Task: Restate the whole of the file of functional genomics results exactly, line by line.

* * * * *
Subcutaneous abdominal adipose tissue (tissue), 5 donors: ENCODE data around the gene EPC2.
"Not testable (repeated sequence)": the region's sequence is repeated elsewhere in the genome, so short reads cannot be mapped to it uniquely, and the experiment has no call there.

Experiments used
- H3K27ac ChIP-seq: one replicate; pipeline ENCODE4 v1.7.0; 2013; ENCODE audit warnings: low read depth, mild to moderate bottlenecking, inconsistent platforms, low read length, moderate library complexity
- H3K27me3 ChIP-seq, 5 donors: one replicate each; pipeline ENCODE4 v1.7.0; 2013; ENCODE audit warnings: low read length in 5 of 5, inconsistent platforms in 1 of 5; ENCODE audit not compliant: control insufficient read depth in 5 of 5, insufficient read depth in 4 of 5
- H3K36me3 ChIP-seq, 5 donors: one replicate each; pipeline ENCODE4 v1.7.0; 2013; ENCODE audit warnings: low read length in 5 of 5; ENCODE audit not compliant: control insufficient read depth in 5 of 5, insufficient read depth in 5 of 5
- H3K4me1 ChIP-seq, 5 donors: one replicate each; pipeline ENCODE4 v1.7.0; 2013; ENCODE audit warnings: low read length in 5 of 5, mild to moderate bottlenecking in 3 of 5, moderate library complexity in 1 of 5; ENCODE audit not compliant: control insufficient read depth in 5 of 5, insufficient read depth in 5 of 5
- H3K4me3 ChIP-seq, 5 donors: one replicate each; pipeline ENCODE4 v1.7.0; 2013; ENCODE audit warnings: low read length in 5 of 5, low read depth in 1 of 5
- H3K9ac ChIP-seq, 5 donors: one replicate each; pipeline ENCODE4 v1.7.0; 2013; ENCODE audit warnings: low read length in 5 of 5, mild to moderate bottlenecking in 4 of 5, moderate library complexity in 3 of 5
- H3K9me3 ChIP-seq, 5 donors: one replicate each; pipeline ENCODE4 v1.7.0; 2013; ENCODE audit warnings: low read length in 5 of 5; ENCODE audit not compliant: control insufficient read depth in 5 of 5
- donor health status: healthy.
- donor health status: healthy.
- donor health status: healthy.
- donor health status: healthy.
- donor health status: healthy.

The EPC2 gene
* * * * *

Subcutaneous abdominal adipose tissue (tissue), 5 donors: ENCODE data around the gene EPC2.
"Not testable (repeated sequence)": the region's sequence is repeated elsewhere in the genome, so short reads cannot be mapped to it uniquely, and the experiment has no call there.

Experiments used
- H3K27ac ChIP-seq: one replicate; pipeline ENCODE4 v1.7.0; 2013; ENCODE audit warnings: low read depth, mild to moderate bottlenecking, inconsistent platforms, low read length, moderate library complexity
- H3K27me3 ChIP-seq, 5 donors: one replicate each; pipeline ENCODE4 v1.7.0; 2013; ENCODE audit warnings: low read length in 5 of 5, inconsistent platforms in 1 of 5; ENCODE audit not compliant: control insufficient read depth in 5 of 5, insufficient read depth in 4 of 5
- H3K36me3 ChIP-seq, 5 donors: one replicate each; pipeline ENCODE4 v1.7.0; 2013; ENCODE audit warnings: low read length in 5 of 5; ENCODE audit not compliant: control insufficient read depth in 5 of 5, insufficient read depth in 5 of 5
- H3K4me1 ChIP-seq, 5 donors: one replicate each; pipeline ENCODE4 v1.7.0; 2013; ENCODE audit warnings: low read length in 5 of 5, mild to moderate bottlenecking in 3 of 5, moderate library complexity in 1 of 5; ENCODE audit not compliant: control insufficient read depth in 5 of 5, insufficient read depth in 5 of 5
- H3K4me3 ChIP-seq, 5 donors: one replicate each; pipeline ENCODE4 v1.7.0; 2013; ENCODE audit warnings: low read length in 5 of 5, low read depth in 1 of 5
- H3K9ac ChIP-seq, 5 donors: one replicate each; pipeline ENCODE4 v1.7.0; 2013; ENCODE audit warnings: low read length in 5 of 5, mild to moderate bottlenecking in 4 of 5, moderate library complexity in 3 of 5
- H3K9me3 ChIP-seq, 5 donors: one replicate each; pipeline ENCODE4 v1.7.0; 2013; ENCODE audit warnings: low read length in 5 of 5; ENCODE audit not compliant: control insufficient read depth in 5 of 5
- donor health status: healthy.
- donor health status: healthy.
- donor health status: healthy.
- donor health status: healthy.
- donor health status: healthy.

The EPC2 gene